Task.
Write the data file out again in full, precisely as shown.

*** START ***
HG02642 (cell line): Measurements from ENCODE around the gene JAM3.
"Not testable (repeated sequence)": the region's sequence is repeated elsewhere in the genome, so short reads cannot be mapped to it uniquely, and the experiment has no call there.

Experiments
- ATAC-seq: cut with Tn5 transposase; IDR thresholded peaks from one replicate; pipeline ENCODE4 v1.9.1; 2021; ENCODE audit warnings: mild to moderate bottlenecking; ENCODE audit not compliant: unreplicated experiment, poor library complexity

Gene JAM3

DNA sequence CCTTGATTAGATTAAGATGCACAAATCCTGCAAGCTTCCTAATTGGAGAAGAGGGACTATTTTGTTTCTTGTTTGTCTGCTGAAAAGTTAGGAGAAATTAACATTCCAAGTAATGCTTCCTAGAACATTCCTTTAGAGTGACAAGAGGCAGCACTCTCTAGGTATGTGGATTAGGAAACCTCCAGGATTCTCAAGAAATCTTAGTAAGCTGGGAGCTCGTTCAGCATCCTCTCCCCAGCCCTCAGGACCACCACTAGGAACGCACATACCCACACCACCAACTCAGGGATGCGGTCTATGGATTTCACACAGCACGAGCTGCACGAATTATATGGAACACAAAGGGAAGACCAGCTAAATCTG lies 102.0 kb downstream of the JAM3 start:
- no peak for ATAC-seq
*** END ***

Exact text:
HG02642 (cell line): Measurements from ENCODE around the gene JAM3.
"Not testable (repeated sequence)": the region's sequence is repeated elsewhere in the genome, so short reads cannot be mapped to it uniquely, and the experiment has no call there.

Experiments
- ATAC-seq: cut with Tn5 transposase; IDR thresholded peaks from one replicate; pipeline ENCODE4 v1.9.1; 2021; ENCODE audit warnings: mild to moderate bottlenecking; ENCODE audit not compliant: unreplicated experiment, poor library complexity

Gene JAM3

DNA sequence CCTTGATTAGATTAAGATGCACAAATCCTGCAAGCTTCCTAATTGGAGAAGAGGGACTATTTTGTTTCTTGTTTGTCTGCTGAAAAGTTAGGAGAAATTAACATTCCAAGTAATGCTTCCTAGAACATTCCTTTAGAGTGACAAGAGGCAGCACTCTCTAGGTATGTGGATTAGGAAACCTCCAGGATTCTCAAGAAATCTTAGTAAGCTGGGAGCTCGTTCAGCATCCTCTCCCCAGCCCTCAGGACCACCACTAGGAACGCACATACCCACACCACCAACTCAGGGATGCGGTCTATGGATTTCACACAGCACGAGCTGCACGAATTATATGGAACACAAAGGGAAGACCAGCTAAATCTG lies 102.0 kb downstream of the JAM3 start:
- no peak for ATAC-seq